The President’s Plan

  • Blames Bush: President Obama correctly points out that he inherited a projected $1.2 trillion deficit in 2009 from President Bush and a Democratic Congress. However, his budget adds an additional $659 billion to that deficit, pushing it above $1.8 trillion. Although Obama has pledged to reduce the budget deficit to approximately $600 billion by 2012, that would still be $150 billion above pre-recession levels. Quadrupling the deficit and then cutting it in half is not “change.”
  • Increases Spending, Again: After an $800 billion stimulus bill, the Obama budget increases spending by $1 trillion over 10 years, includes an additional $250 billion placeholder for another bailout, and calls for a Pay-As-You-Go (PAYGO) law while astonishingly violating that rule by $3.4 trillion.
  • Expands Government: The 25% spending increase in the Obama budget represents the largest non-war government expansion since the New Deal.
  • Leaves Deficits: The Obama budget leaves permanent deficits averaging $600 billion even after the economy recovers and doubles the publicly held national debt to over $15 trillion ($12.5 trillion in 2009 dollars).
  • Cuts Defense: The Obama budget fails to fully fund the core defense needs of the United States. About $30 billion more is needed in the base defense budget.
  • Puts Government in Charge: The $634 billion for health care reform in the Obama budget is only a “down payment” on an eventual government-run system. Experts believe the actual cost could reach $1.6 trillion over 10 years. This is in addition to the trillions already spent on health care this year in the stimulus and SCHIP bills.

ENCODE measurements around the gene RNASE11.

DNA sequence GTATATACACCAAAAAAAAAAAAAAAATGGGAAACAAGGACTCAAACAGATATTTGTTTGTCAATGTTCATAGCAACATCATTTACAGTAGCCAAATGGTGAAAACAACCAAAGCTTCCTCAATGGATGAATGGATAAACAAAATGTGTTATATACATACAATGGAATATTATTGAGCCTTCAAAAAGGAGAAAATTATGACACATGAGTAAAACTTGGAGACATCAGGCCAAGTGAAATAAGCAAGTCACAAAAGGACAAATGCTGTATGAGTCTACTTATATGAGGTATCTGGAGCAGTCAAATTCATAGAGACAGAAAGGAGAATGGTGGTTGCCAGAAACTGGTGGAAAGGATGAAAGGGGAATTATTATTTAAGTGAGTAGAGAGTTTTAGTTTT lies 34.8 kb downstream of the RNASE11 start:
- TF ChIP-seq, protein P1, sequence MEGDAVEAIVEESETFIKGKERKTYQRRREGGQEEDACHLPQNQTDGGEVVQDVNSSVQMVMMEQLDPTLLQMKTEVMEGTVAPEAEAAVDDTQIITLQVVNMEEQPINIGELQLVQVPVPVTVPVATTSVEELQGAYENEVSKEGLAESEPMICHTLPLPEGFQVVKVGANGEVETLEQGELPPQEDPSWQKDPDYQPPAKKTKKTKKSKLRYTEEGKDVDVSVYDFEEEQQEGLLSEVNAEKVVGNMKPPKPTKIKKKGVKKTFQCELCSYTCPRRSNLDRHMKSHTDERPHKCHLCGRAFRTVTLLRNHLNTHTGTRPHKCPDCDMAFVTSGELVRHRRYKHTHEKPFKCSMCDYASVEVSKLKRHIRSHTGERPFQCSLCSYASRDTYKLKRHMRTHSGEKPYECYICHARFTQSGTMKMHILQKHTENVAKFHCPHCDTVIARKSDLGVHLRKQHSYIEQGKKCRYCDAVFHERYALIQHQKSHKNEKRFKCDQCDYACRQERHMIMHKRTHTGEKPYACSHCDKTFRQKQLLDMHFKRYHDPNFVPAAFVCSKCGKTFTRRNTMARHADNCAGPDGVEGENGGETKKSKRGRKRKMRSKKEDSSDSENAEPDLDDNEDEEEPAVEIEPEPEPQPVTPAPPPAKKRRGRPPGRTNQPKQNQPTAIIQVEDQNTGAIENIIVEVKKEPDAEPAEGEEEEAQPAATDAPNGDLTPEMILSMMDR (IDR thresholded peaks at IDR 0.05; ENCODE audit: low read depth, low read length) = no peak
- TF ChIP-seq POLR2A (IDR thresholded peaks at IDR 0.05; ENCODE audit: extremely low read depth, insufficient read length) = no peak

Taxes, Taxes, Taxes

  • Energy Taxes: The Obama budget proposes a $646 billion cap-and-trade tax that White House officials admit could actually generate $1.9 trillion in tax revenue over eight years. This tax would cost each American household between $650 and $2,000 annually in new energy costs, even though President Obama promised that “electricity rates would necessarily skyrocket” under this cap-and-trade program (January 2008).
  • Oil and Gas Taxes: The Obama budget would collect $31 billion in new oil and gas tax revenue. These industries are already taxed above the industrial average, and increasing the burden would be detrimental to increasing or even maintaining domestic supply.
  • Excise Taxes: The Obama budget would reinstate unnecessary Superfund excise taxes that expired in 1995.
  • Death Taxes: The estate tax is set to expire in 2010, but the Obama budget and liberals in Congress are proposing keeping it between 35 and 45%.
  • Tobacco Taxes: The largest tobacco tax in history is three times as likely to affect low-income Americans, who are more likely to smoke, as it is to affect high-income Americans.

There Are Alternatives

  • A Path to American Prosperity: There are now two 10-year budget plans being offered in Washington. The Obama budget raises taxes by $1.4 trillion; the conservative Alternative avoids all tax increases and even simplifies the tax code. One budget does nothing to address the unsustainable costs of Social Security and Medicaid; the other begins to reform these programs. One budget permanently raises federal spending to over 22% of GDP; the other lowers it to pre-recession levels.
  • Lower Taxes: Senator Jim DeMint’s “American Option” would have reduced business taxes from 35 percent to 25 percent to spur rapid growth in wages, jobs and business incomes. It also would have permanently repealed the Alternative Minimum Tax and reduced the individual tax rate to three levels—10, 15, and 25 percent—giving Americans more of their own money to fuel the economy and increasing disposable income for an average family of four by up to $4,500 by 2013.